Release Date: 29th May 2020
Record Label: Sumerian
Recommended Tracks: Nightmares / Redeemer
Play it loud and play it now! The Bastards will leave you with no choice in the matter, you will absorb every bit of the vivacity and passion these young brothers possess. Art-rock trio Palaye Royale touch on more somber topics for their latest album; gun violence, mental health & loss; they turn it all into one big roaring siren for the youth generation to relate and react to. Yet it’s not an album you put on to dwell in misery, more stand up and say No! Fuck this shit. Catchy lyrics swung at you from every direction with the mood turned way down to dark, for the most part at least. This album is by far Palaye Royale’s finest work to date.
Fans, collectively known as ‘The Royale Council’ recently created an online poll based on 5 of the pre-released singles to determine which record they predict to like the most, those results indicate that this album is set to be the favourite of all three studio releases. The Bastards, sees things get less poppy and heaps heavier, with the likes of ‘Nightmares’, a Black Sabbath appreciation track with its crunchy guitars and guttural war cry’s from Remington Leith’s heavier punk fashioned vocals. To the other side of the scale, the instrumental dramatics of ‘Redeemer’ will pull your guts down to the depths of despair, lyrics written in memoriam of the late Lil Peep but also allude to Leith’s own struggles with depression.
Growing up with an abusive father who hated the idea of his sons being musicians rather than doctors or lawyers, the brothers soon found their father abandoning the family home. Even though some songs yearn for his presence as a figure in their lives again, the title for the album is somewhat of a figurative emancipation from him, six middle fingers to man who is stripped of his paternal rights. Wearing their title, The Bastards, as a badge of honour, literally lit up in lights, as the backdrop of their recent tour!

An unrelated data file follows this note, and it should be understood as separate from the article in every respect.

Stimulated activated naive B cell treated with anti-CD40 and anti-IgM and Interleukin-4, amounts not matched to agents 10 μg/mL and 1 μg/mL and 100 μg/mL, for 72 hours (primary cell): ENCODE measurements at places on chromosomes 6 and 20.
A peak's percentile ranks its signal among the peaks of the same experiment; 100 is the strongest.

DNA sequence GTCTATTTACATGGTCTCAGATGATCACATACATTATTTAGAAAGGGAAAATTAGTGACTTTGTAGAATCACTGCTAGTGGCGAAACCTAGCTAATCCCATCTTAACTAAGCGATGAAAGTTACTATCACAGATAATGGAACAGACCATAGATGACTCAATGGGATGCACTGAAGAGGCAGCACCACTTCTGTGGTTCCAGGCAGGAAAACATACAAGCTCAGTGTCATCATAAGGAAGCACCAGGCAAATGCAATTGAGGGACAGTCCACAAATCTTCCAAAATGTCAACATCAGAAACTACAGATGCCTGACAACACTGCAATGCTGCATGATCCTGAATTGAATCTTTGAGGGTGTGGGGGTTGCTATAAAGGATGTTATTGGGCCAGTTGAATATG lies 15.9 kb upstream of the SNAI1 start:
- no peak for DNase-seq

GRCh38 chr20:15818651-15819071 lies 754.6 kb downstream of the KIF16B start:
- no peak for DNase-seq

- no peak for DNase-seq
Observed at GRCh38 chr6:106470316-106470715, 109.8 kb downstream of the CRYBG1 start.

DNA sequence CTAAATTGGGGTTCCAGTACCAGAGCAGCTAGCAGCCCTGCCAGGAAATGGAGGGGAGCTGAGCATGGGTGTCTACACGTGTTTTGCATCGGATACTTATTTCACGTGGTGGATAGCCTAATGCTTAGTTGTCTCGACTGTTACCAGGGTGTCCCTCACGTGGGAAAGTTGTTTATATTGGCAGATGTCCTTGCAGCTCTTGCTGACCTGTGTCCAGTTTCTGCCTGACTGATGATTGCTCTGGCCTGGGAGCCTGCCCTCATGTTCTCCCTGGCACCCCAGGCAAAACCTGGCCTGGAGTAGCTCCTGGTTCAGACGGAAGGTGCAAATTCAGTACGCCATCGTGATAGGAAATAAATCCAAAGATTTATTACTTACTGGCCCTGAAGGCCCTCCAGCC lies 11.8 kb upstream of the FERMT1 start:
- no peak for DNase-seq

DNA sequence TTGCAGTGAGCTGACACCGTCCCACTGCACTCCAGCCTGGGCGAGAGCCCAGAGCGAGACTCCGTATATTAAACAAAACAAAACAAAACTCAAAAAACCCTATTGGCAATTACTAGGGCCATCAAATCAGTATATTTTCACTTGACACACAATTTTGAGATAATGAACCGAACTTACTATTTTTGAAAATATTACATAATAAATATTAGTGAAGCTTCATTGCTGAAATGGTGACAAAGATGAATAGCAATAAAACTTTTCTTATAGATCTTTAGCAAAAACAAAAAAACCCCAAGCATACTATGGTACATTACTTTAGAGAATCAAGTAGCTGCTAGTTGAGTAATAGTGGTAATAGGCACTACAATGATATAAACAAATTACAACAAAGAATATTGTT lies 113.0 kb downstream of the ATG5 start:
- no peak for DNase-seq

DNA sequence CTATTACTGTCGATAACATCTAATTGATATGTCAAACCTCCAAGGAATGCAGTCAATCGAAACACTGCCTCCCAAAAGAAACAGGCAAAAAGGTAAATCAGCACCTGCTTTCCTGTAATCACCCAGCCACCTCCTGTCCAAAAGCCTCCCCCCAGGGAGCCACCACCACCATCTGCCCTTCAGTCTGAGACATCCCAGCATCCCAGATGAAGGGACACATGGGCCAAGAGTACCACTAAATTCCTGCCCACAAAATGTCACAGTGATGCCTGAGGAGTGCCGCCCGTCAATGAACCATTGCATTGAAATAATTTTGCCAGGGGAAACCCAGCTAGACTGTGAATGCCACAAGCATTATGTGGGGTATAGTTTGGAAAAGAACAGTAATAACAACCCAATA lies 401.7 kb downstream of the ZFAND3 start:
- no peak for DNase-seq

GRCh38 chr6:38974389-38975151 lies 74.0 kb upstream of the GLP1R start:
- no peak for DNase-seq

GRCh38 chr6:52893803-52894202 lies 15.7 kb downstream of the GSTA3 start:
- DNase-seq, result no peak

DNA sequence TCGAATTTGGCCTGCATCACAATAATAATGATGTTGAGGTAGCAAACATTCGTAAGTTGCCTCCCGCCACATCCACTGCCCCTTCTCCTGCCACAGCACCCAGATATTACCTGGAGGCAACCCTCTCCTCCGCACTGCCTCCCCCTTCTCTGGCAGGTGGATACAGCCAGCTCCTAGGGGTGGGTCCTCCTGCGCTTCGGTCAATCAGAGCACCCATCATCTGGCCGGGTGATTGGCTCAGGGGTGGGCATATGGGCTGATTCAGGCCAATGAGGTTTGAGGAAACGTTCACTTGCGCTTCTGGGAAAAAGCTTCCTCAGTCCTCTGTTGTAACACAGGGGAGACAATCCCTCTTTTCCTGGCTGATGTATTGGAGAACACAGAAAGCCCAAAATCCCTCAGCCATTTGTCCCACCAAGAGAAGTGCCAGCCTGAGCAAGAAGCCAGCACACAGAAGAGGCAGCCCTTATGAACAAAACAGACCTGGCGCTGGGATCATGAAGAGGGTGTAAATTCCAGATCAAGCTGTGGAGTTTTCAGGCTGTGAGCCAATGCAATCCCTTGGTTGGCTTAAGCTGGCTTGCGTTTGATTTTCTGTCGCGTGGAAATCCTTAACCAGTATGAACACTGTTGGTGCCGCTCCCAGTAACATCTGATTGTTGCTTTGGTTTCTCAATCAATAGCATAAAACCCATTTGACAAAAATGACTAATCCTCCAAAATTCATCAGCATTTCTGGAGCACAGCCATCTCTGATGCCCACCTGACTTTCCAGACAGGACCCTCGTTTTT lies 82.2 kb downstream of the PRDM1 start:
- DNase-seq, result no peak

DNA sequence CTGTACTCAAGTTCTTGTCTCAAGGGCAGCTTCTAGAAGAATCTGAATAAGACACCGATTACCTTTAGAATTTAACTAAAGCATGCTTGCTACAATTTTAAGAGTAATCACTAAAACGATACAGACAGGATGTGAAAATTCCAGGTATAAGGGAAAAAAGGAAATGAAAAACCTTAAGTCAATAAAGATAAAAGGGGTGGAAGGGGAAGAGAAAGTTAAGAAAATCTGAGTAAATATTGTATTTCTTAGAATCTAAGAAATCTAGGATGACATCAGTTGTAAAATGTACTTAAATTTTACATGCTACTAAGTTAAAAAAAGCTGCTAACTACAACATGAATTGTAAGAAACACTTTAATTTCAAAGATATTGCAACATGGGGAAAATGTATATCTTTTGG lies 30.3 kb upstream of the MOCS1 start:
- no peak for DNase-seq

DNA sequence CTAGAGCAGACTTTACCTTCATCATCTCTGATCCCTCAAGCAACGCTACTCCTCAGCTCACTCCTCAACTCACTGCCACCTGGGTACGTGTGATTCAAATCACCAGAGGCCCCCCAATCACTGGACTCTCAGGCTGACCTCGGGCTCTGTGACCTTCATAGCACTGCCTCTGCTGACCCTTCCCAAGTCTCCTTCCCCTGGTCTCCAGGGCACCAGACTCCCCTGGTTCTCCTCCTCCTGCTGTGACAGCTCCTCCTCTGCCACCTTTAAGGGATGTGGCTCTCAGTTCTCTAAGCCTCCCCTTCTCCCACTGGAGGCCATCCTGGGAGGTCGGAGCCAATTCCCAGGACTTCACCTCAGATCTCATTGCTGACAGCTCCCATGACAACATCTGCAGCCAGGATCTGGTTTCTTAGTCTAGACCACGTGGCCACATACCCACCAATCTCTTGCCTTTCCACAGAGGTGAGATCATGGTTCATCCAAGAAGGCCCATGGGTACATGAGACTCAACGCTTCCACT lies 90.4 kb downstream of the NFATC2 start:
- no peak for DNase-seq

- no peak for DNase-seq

In many ways Palaye Royale are the My Chemical Romance offspring for today’s emo kids – the stage makeup, costumes, youth driven aggression, heartache & aestheticising woe. This magical formula is one hell of a way to build a dedicated following of teens who need something to belong to. Being known MCR fans the band even managed to incorporate a lyrical nod to the emo senpais Danger Days track ‘The Only Hope For Me Is You’, with their slow burning ‘Stay’.
It’s one thing writing a catchy song with no obvious meaning, there’s no real vulnerability or need to open up about the story behind it but with The Bastards, it’s apparent throughout this album that the brothers are feeling a lot more comfortable peeling back a new layer unveiling more of an insight to their troubled history through their lyrics to the whole world. This album is an act of pure cathartic inspiration with lashings of infectious excitability.